The third kind of enthymeme consists of a syllogism with a missing premise that is supplied by the audience as an unstated assumption. In the words of rhetorician William Benoit, the missing premise is: "assumed by rhetor when inventing and by audience when understanding the argument."[7]

Some examples of this kind of enthymeme are as follows:

  • "Candide is a typical French novel; therefore it is vulgar."
  • "Many customers go to Starbucks; therefore, these customers enjoy coffee."

In the first case, the missing term of the syllogism is "French novels are vulgar" and might be an assumption held by an audience that would make sense of the enthymematic argument. In the second case, the missing term of the syllogism is "Starbucks customers all enjoy coffee" and this might be another assumption held by audiences to make sense of that particular argument. Such unstated premises can also rise to the level of axioms (statements so commonly accepted as to be thought universally true) and logical fallacies.

Visual enthymemes[edit]

Another kind of enthymeme is the visual enthymeme. Scholars have argued that words are not the only form of expression that can be understood to form enthymematic arguments. Pictures can also function as enthymemes because they require the audience to help construct their meaning.[8][9] Modern-day internet memes are a good example of this, their meaning being inherited through the input and adaptations of the collective group of users who come across them, share them, and (unsurprisingly) create them.

Criticism[edit]

Some scholars argue that our understanding of the enthymeme has evolved over time and is no longer representative of the enthymeme as originally conceived by Aristotle. This is obviously true of the visual enthymeme, only conceived in the early twenty-first century and may also be true of the enthymeme as truncated syllogism. Carol Poster argues that this later interpretation of the enthymeme was invented by British rhetoricians such as Richard Whately in the eighteenth century.[10]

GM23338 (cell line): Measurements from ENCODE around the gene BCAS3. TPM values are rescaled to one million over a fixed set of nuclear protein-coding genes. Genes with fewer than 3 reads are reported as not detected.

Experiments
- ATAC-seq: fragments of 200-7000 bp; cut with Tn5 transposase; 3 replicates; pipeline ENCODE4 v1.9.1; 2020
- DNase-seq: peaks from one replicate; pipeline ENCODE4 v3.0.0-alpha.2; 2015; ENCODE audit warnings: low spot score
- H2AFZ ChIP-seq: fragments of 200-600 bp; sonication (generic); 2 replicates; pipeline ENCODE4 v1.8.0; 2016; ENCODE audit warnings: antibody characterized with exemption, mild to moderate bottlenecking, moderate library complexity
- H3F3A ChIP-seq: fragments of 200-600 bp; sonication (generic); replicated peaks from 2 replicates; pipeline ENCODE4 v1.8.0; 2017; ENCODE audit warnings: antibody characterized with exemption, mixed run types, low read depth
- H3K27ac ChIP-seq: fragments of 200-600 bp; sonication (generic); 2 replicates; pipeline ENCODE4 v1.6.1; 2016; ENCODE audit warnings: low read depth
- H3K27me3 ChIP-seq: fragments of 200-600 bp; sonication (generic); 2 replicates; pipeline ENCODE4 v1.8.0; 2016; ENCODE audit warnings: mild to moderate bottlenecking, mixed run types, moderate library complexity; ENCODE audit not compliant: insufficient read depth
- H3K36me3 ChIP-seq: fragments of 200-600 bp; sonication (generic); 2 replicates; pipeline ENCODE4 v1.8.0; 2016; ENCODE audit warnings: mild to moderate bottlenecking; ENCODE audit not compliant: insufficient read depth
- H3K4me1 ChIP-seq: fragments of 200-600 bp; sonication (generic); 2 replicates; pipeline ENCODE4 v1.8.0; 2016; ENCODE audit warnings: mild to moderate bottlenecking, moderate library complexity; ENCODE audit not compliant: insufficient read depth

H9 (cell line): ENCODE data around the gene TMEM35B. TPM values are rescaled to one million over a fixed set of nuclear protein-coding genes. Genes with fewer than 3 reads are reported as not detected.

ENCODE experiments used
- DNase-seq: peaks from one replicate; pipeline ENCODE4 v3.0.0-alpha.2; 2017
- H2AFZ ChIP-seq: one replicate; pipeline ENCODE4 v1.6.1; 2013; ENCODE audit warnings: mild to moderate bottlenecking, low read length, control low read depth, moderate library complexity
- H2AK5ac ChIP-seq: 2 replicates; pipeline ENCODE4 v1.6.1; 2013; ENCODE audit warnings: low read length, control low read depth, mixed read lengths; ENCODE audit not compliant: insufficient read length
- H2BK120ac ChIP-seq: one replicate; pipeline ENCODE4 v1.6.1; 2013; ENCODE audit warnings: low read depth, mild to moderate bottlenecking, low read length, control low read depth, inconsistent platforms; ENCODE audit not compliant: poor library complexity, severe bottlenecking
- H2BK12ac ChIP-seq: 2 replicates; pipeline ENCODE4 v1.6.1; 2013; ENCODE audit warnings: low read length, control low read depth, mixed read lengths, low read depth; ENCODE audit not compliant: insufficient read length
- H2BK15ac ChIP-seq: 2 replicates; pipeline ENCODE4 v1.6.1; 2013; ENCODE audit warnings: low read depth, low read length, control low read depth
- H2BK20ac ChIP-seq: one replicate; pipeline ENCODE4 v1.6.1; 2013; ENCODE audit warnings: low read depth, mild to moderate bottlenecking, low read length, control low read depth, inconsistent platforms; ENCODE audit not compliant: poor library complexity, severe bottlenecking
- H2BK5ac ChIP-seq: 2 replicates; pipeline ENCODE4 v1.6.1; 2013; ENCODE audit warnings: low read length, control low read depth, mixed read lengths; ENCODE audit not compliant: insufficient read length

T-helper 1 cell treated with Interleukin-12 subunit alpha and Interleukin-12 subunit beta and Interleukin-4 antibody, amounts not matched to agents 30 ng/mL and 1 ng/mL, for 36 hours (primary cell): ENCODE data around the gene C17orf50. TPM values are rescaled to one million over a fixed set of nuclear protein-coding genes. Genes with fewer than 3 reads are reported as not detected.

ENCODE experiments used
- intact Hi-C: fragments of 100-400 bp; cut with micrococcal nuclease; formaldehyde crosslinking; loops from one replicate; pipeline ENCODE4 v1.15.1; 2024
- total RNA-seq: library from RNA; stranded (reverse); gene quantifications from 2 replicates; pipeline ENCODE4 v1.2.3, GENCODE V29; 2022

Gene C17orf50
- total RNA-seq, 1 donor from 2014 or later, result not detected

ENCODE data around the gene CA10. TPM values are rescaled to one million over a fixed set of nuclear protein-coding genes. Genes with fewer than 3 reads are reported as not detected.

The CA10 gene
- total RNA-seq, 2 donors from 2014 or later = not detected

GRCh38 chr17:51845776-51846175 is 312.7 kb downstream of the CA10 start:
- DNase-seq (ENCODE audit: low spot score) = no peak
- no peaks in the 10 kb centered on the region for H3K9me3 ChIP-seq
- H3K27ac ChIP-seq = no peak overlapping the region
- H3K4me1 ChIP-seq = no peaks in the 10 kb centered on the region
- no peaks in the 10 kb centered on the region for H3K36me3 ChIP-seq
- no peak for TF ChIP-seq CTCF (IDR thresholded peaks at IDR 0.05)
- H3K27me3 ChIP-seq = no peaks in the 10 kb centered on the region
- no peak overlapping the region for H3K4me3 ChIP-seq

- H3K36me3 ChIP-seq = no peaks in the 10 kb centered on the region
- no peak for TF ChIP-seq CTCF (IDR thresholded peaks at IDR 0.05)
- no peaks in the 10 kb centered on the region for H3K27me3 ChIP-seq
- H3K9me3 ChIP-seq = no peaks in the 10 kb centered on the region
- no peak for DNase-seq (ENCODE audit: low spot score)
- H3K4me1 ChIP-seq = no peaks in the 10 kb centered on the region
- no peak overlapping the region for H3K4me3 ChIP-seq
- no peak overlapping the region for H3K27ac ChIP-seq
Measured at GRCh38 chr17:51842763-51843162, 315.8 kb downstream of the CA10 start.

See also[edit]

References[edit]

  1. ^ Bizzell, Patricia (2001). The Rhetorical Tradition: Readings from Classical Times to the Present. Boston, MA: Bedford/St. Martin's. p. 171. ISBN 9780312148393.
  2. ^ Bizzell, Patricia (2001). The Rhetorical Tradition: Readings from Classical Times to the Present. Boston, MA: Bedford/St. Martin's. p. 179. ISBN 9780312148393.
  3. ^ Bizzell, Patricia (2001). The Rhetorical Tradition: Readings from Classical Times to the Present. Boston, MA: Bedford/St. Martin's. p. 4. ISBN 9780312148393.
  4. ^ Benoit, William (Winter 1982). "The Most Significant Passage in Aristotle's Rhetoric". Rhetoric Society Quarterly. 12 (1): 2–9.
  5. ^ a b Madden, Edward H. (1952). "The Enthymeme: Crossroads of Logic, Rhetoric, and Metaphysics". The Philosophical Review. 61 (3): 368. doi:10.2307/2182321. ISSN 0031-8108.
  6. ^ a b "Reasoning". University of Pittsburgh. 2008-08-21. Retrieved June 13, 2020.
  7. ^ a b Benoit, William (1987). "On Aristotle's Example". Philosophy and Rhetoric. 20 (4): 261–267.
  8. ^ Smith, Valerie (2007). "Aristotle's Classical Enthymeme and the Visual Argumentation of the Twenty First Century". Argumentation and Advocacy. 43: 114–123.
  9. ^ Finegan, Cara (2001). "The Naturalistic Enthymeme and Visual Argument: Photographic Representation in the 'Skull Controversy.'". Argumentation and Advocacy. 37: 133–149.
  10. ^ Poster, Carol (2003). "Theology, Canonicity, and Abbreviated Enthymemes". Rhetoric Society Quarterly. 33 (1): 67–103.

External links[edit]